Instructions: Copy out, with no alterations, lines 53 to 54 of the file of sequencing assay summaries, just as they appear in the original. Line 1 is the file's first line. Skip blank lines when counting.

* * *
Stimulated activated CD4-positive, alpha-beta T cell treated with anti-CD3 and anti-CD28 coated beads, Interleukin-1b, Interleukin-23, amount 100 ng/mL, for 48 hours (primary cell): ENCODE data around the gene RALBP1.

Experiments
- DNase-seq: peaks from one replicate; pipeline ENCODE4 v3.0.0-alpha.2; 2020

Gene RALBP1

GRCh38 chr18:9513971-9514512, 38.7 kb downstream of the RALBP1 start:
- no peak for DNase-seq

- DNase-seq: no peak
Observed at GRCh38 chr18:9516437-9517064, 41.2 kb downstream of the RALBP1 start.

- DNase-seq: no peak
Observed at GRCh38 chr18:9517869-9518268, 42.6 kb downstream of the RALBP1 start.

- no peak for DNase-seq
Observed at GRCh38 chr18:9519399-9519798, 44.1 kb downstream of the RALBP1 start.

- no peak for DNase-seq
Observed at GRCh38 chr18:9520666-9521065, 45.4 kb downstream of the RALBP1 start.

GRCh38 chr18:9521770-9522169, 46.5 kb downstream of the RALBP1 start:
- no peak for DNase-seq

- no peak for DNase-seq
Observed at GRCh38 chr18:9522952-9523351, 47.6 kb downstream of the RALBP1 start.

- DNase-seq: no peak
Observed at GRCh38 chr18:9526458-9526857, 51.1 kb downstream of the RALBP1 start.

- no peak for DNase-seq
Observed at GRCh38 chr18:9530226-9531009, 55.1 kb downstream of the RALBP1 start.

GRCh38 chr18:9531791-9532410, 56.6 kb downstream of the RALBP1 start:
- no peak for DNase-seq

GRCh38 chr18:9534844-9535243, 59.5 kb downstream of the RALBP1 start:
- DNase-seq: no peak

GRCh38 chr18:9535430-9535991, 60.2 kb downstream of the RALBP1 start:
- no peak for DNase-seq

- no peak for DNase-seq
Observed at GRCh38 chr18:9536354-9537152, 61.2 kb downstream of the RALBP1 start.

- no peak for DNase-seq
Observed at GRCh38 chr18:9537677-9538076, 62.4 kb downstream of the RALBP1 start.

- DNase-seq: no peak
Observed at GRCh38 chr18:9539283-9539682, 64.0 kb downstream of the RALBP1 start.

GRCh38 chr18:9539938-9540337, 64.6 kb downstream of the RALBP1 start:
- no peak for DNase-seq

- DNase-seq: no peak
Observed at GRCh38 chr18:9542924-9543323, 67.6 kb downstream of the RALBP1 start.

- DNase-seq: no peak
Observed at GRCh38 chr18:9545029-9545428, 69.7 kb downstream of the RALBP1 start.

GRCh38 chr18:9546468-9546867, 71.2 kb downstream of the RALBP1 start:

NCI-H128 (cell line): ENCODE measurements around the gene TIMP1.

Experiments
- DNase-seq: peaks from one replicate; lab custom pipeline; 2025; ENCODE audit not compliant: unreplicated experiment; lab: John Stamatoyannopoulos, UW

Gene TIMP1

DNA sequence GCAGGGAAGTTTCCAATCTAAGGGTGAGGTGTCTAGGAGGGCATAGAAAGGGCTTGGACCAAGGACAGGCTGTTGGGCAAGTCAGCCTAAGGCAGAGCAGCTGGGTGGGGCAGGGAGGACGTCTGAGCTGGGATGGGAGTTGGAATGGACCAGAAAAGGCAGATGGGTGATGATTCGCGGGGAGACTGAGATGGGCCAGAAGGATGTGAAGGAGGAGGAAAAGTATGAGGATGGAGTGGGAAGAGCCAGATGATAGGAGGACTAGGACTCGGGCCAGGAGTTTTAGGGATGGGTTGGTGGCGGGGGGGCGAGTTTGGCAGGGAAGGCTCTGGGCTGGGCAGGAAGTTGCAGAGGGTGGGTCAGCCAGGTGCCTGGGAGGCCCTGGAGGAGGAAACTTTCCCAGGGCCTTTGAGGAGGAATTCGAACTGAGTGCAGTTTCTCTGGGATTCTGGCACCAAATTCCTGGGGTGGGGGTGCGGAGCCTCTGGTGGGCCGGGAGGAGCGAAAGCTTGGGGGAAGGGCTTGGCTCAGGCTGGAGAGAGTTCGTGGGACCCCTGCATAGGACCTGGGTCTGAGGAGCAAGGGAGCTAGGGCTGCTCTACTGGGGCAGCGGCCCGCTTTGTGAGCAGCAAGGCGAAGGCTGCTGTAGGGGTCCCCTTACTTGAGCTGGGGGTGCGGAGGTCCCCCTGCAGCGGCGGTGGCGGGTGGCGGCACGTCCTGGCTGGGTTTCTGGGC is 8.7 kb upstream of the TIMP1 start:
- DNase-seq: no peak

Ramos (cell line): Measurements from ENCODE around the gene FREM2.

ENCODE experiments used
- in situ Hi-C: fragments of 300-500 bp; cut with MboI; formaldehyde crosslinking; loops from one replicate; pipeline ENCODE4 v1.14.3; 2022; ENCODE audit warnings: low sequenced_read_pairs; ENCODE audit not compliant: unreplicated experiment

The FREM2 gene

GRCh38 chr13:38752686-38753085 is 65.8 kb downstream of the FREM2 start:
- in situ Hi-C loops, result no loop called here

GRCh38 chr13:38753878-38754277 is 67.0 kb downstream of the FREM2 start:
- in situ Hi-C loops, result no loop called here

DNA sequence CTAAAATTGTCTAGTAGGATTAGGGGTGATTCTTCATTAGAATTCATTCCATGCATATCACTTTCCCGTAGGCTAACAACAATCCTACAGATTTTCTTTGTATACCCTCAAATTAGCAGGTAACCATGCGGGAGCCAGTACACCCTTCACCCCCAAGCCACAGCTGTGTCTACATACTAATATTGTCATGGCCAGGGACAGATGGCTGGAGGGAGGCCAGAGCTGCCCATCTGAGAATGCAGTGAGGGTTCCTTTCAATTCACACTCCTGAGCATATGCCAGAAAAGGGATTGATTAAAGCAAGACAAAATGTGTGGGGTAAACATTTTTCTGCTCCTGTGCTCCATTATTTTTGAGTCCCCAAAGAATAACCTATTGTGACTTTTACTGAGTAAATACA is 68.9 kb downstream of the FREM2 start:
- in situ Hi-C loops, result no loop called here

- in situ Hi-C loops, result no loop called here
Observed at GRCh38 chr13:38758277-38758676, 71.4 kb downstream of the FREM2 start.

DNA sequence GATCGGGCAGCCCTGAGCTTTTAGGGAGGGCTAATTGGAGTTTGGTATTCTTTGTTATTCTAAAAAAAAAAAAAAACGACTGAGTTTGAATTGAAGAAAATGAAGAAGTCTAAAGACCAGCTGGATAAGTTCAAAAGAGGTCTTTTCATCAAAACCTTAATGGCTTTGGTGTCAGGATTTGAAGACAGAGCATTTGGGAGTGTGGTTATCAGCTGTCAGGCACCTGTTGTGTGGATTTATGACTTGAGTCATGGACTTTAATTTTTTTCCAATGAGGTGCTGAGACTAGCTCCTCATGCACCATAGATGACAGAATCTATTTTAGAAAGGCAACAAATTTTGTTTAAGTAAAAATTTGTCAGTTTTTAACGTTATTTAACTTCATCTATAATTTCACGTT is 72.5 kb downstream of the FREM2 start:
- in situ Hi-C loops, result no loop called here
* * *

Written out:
- in situ Hi-C loops, result no loop called here

GRCh38 chr13:38753878-38754277 is 67.0 kb downstream of the FREM2 start: